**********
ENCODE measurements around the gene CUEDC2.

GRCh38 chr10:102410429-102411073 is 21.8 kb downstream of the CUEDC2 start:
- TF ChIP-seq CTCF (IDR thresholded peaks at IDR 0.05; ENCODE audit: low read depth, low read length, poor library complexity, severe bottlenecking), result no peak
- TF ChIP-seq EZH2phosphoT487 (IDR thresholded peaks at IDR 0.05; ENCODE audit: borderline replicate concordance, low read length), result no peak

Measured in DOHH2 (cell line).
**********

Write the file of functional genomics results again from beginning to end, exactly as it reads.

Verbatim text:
ENCODE measurements around the gene CUEDC2.

GRCh38 chr10:102410429-102411073 is 21.8 kb downstream of the CUEDC2 start:
- TF ChIP-seq CTCF (IDR thresholded peaks at IDR 0.05; ENCODE audit: low read depth, low read length, poor library complexity, severe bottlenecking), result no peak
- TF ChIP-seq EZH2phosphoT487 (IDR thresholded peaks at IDR 0.05; ENCODE audit: borderline replicate concordance, low read length), result no peak

Measured in DOHH2 (cell line).